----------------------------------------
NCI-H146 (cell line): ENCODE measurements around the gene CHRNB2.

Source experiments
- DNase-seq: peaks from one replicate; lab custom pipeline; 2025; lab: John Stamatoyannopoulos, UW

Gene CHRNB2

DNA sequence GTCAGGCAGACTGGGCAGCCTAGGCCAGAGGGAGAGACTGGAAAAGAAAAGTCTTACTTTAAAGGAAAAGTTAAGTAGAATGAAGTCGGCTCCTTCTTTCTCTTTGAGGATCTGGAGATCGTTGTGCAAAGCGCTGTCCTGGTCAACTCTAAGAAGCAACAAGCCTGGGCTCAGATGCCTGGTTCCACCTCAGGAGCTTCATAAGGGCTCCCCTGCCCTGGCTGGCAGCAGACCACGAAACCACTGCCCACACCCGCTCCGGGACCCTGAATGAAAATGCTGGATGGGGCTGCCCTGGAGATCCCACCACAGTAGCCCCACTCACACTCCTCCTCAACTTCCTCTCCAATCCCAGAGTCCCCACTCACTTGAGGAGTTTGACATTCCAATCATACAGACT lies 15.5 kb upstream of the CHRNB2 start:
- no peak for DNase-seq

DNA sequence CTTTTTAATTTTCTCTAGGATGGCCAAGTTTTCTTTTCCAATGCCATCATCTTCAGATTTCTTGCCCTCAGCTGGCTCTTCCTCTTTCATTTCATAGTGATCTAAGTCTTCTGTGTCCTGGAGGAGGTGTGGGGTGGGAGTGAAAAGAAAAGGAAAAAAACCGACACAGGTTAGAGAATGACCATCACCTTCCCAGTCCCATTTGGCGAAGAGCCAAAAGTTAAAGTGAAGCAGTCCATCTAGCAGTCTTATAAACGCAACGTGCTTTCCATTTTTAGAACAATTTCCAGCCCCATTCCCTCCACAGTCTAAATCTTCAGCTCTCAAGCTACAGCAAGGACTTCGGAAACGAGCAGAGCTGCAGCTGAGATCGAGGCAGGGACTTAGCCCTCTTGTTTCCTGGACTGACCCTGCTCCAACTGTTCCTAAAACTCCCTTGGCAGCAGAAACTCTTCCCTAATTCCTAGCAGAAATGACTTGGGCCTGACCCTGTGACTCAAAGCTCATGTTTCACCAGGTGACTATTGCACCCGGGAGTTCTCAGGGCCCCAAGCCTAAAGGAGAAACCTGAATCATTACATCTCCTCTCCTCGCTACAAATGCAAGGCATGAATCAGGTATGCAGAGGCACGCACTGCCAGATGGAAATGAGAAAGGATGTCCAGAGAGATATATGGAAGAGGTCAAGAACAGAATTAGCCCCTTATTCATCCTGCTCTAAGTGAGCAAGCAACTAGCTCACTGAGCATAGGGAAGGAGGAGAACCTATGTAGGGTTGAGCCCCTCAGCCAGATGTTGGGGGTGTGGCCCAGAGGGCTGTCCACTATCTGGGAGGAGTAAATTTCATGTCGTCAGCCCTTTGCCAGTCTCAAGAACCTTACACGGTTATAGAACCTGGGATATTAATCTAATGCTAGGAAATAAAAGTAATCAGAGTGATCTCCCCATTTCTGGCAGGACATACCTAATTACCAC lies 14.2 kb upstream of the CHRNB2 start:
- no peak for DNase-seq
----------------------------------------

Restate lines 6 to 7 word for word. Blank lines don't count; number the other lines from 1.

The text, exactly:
- no peak for DNase-seq

DNA sequence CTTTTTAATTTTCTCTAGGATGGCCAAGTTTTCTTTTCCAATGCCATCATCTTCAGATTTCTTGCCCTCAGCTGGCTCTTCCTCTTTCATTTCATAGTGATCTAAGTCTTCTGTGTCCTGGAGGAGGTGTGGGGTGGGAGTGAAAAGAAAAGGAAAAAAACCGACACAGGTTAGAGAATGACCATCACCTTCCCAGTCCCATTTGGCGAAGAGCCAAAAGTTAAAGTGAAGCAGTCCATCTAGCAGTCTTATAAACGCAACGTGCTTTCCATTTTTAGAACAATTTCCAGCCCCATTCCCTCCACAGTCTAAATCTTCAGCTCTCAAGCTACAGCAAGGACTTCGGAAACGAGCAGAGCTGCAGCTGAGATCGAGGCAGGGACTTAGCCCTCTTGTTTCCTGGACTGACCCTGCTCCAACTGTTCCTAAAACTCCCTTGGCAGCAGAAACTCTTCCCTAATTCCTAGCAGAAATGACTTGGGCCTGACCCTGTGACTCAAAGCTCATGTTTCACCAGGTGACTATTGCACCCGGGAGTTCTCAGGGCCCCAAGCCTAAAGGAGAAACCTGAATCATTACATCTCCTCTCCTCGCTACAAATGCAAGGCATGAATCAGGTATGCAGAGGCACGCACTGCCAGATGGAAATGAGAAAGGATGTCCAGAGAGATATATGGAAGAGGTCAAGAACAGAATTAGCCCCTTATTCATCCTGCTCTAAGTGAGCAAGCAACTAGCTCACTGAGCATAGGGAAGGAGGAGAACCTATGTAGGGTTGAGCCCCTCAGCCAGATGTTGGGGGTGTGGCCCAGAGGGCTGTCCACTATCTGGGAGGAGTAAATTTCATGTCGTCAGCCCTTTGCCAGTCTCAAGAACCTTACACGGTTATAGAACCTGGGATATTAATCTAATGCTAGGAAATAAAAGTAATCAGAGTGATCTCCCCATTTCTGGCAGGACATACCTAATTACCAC lies 14.2 kb upstream of the CHRNB2 start: